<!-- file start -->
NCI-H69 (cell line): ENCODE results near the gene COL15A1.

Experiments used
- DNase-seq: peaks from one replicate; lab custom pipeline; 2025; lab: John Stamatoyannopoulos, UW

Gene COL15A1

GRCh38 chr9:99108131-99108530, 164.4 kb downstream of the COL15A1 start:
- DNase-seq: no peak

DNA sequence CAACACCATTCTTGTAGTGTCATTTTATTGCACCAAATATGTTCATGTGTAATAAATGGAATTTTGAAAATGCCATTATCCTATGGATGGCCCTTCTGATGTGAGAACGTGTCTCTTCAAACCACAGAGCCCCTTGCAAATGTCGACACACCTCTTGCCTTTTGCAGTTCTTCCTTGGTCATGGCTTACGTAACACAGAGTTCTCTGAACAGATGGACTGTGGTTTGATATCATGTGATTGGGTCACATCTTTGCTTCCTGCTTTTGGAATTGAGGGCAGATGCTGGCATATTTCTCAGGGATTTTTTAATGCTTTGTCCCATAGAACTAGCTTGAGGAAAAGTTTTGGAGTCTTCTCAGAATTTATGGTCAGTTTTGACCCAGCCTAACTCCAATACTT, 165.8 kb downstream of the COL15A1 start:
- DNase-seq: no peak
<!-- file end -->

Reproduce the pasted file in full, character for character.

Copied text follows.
NCI-H69 (cell line): ENCODE results near the gene COL15A1.

Experiments used
- DNase-seq: peaks from one replicate; lab custom pipeline; 2025; lab: John Stamatoyannopoulos, UW

Gene COL15A1

GRCh38 chr9:99108131-99108530, 164.4 kb downstream of the COL15A1 start:
- DNase-seq: no peak

DNA sequence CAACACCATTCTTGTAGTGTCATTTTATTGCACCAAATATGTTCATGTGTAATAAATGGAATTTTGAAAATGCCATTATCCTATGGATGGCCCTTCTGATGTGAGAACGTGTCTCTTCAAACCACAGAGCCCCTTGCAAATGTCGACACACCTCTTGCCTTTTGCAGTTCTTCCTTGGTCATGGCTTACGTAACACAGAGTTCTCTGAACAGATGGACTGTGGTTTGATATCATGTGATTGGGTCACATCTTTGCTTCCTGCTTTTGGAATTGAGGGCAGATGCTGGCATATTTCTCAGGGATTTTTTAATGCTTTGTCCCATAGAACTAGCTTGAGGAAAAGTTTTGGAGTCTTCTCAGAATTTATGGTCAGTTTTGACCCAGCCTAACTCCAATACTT, 165.8 kb downstream of the COL15A1 start:
- DNase-seq: no peak